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This Should End the Debate About Spanking Kids Forever

A new, large study looks at the negative effects, both short-term and long-term, of spanking children.

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Spanking once may have been acceptable, but new research out of the University of Texas, and published in the Journal of Family Psychology, offers proof that laying a hand on your child as a form of discipline is not only completely counterproductive, it may be potentially damaging.

In the most complete study of the effects of spanking to date, researchers looked at 50 years of data on over 160,000 kids and found the more children are spanked, the more likely it is they will defy their parents—and experience increased anti-social behavior, aggression, mental health problems and cognitive difficulties that last into adulthood.

Elizabeth Gershoff, an associate professor of human development and family sciences at The University of Texas at Austin, explains, "Our analysis focuses on what most Americans would recognize as spanking and not on potentially abusive behaviors. We found that spanking was associated with unintended detrimental outcomes and was not associated with more immediate or long-term compliance, which are parents' intended outcomes when they discipline their children."

In other words, if spanking your child to get him or her to obey your rules is your desired outcome, this punishment will have no such result, and actually will produce the opposite effect in all likelihood.

What I found interesting about this study was that despite the negative effects on adults who were spanked as kids, they were more likely to spank their own children. And frighteningly, Gershoff says, "We as a society think of spanking and physical abuse as distinct behaviors. Yet our research shows that spanking is linked with the same negative child outcomes as abuse, just to a slightly lesser degree."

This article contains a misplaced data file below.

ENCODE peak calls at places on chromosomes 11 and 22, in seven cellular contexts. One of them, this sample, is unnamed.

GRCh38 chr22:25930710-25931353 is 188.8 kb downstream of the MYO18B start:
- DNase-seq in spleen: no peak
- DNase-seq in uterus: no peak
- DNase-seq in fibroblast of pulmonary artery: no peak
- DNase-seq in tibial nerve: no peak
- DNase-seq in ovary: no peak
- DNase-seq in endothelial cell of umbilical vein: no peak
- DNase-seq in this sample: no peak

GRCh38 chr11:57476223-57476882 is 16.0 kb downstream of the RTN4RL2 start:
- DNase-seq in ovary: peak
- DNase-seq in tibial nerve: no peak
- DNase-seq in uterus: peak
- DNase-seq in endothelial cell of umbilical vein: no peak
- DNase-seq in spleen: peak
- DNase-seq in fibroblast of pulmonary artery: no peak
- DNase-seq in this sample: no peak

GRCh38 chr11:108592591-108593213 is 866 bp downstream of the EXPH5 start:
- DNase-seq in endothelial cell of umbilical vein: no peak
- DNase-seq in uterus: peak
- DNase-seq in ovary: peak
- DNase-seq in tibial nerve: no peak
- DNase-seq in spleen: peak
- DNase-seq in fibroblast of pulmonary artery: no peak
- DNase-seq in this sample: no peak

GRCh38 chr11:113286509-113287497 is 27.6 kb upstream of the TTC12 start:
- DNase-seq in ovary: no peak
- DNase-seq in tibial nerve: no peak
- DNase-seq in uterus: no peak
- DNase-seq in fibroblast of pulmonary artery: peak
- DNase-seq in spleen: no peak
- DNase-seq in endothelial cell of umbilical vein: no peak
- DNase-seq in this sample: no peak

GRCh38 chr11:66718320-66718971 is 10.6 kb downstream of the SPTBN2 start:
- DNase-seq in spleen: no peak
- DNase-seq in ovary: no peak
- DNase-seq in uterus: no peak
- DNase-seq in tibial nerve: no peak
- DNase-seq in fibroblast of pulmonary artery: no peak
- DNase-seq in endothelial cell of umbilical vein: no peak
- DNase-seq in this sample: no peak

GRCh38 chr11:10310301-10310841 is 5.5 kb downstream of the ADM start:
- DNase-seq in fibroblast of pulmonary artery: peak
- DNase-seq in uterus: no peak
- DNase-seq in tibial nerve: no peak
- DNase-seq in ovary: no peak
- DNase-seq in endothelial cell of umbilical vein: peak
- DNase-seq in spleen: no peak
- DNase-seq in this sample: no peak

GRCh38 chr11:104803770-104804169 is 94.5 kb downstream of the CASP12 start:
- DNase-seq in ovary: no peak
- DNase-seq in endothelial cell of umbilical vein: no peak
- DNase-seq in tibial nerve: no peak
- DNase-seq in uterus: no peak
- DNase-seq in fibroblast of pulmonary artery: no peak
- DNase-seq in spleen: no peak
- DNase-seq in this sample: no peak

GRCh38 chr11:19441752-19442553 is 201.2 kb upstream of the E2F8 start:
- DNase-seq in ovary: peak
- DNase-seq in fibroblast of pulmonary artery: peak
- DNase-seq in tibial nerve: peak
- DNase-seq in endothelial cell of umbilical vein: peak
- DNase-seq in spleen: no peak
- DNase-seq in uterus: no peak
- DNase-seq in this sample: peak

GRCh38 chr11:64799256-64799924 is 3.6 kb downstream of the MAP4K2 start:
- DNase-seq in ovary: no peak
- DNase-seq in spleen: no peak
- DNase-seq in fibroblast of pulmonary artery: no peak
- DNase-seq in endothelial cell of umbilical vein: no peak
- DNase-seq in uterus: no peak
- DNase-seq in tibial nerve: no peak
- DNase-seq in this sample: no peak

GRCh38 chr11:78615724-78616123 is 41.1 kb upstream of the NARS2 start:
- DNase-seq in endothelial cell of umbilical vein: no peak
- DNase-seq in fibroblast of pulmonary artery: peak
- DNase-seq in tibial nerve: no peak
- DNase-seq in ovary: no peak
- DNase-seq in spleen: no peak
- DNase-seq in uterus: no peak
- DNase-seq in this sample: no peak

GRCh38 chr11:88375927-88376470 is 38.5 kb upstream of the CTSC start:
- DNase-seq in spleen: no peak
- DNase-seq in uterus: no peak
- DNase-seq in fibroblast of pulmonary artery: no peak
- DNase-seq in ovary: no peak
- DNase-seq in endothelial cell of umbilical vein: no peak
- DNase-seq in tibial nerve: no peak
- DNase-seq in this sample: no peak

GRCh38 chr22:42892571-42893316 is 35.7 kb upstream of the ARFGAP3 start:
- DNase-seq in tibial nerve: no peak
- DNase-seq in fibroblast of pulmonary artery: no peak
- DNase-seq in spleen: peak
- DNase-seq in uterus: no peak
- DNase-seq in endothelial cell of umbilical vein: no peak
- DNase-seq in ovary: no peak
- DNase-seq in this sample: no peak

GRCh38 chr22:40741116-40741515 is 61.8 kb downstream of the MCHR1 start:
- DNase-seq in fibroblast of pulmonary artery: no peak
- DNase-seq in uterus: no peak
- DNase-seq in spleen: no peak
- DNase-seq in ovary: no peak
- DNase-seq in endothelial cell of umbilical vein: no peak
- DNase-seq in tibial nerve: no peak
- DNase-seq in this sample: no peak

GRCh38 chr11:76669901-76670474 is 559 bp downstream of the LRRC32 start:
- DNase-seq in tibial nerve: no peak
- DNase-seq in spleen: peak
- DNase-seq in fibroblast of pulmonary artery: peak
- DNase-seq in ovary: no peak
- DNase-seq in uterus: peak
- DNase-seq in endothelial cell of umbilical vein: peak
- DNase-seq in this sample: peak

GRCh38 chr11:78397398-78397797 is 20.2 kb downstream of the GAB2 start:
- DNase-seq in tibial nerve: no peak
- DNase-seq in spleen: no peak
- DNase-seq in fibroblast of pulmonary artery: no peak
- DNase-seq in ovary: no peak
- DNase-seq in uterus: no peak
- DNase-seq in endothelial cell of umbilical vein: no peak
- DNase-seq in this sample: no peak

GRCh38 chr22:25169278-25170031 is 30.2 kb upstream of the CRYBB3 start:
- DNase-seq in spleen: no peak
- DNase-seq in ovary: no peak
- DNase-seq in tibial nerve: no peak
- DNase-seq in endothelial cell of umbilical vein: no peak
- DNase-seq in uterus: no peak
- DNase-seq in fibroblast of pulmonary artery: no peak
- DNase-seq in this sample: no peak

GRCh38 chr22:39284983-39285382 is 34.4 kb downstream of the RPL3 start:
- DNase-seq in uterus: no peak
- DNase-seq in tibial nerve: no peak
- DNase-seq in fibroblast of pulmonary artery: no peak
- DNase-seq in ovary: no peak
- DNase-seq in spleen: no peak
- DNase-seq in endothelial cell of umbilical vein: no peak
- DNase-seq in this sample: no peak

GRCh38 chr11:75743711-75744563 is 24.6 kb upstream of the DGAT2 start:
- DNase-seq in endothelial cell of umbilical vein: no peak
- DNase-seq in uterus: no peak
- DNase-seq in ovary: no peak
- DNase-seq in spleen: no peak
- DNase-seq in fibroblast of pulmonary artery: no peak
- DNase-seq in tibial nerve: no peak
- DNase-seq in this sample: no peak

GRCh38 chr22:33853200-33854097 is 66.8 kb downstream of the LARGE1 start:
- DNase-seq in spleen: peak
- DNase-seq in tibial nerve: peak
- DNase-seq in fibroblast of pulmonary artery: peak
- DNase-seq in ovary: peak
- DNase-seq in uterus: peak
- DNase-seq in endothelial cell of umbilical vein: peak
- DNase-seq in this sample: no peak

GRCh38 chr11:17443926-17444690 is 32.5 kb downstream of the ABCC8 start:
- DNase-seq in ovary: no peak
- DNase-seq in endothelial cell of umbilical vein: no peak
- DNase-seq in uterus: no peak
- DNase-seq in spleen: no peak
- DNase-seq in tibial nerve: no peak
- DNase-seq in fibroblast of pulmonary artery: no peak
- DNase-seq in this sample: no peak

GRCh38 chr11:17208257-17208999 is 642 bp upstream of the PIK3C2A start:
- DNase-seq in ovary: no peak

Given this statement, I can think of no reason to spank a child. But I came to this conclusion long ago, when my first daughter was a toddler. I was trying to teach her that hitting others was not acceptable, and I realized how insanely counterintuitive it would be to spank her to get this point across. I certainly didn't want to reinforce it was okay for her to solve her problems with physical aggression.

Besides, it's my contention that spanking is more about a parent venting frustration, than about punishing a child. Either way, there seems to be no benefit to spanking.

The study authors hope their research, which is consistent with the CDC's recent report recommending against spanking as a means to reduce child abuse, will help to educate parents about the effectiveness of positive forms of child discipline.

Melissa Willets is a writer/blogger and a mom. Follow her on Twitter (@Spitupnsuburbs), where she chronicles her love of exercising and drinking coffee, but never simultaneously.